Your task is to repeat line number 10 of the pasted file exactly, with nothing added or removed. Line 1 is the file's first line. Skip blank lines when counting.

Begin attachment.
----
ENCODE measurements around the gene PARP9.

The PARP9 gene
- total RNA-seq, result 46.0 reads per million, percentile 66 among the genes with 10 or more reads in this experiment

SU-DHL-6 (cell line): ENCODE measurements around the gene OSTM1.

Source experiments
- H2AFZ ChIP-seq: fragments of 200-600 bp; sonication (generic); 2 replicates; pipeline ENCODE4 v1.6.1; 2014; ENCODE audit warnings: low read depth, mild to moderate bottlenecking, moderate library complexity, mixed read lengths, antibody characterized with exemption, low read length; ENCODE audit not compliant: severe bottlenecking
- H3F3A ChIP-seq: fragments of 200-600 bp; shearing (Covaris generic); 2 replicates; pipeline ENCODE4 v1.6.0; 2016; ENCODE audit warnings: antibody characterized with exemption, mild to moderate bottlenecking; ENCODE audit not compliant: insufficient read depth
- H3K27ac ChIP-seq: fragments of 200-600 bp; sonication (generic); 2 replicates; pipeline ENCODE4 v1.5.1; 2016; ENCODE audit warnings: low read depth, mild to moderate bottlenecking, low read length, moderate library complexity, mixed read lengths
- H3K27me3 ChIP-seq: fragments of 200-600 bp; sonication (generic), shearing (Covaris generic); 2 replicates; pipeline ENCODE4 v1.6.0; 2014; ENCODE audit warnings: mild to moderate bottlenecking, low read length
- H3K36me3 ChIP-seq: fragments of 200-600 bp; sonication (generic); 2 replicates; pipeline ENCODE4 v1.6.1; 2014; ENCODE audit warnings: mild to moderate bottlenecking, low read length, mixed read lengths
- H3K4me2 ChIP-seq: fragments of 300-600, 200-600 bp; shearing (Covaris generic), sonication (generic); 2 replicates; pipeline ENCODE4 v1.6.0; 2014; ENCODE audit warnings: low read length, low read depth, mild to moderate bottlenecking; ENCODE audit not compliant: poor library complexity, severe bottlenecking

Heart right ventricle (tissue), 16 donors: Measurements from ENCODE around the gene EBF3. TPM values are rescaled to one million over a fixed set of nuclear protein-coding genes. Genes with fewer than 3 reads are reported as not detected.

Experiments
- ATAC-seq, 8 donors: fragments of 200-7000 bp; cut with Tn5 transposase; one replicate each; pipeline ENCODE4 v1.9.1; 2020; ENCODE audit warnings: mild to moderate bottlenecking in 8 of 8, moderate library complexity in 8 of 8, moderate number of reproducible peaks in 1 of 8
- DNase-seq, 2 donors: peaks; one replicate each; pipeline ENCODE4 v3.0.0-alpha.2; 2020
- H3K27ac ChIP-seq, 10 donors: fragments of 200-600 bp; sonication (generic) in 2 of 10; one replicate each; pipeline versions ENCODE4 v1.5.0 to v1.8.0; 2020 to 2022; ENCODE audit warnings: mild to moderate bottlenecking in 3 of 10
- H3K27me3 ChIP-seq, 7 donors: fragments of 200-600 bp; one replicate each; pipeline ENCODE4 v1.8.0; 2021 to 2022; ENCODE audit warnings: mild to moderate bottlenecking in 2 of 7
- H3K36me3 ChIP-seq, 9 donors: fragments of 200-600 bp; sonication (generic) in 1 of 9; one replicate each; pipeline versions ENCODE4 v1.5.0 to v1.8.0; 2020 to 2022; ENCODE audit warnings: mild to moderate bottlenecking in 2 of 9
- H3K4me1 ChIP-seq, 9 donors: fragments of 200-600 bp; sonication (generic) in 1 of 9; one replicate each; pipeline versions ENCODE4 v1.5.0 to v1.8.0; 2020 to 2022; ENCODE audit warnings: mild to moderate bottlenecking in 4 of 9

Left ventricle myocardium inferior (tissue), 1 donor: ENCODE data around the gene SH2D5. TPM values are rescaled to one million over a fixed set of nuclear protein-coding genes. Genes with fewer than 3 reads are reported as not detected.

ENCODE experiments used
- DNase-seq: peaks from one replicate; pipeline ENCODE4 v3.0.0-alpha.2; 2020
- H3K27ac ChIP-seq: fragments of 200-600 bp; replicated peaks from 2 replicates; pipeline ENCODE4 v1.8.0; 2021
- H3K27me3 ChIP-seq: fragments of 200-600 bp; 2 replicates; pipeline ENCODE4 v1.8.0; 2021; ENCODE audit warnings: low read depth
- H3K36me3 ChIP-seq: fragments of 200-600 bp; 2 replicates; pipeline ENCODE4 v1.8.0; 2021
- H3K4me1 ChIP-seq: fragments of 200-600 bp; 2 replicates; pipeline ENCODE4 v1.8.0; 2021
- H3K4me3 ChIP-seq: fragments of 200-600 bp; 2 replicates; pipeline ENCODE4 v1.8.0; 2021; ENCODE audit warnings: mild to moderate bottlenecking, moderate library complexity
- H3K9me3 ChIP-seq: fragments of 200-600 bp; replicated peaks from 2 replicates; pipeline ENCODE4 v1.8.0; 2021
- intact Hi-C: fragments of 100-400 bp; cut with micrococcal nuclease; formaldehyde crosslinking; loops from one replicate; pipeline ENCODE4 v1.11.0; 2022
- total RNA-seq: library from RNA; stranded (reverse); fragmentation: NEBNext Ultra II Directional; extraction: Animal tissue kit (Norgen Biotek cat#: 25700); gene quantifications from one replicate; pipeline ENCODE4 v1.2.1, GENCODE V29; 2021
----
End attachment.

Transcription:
- H3K36me3 ChIP-seq: fragments of 200-600 bp; sonication (generic); 2 replicates; pipeline ENCODE4 v1.6.1; 2014; ENCODE audit warnings: mild to moderate bottlenecking, low read length, mixed read lengths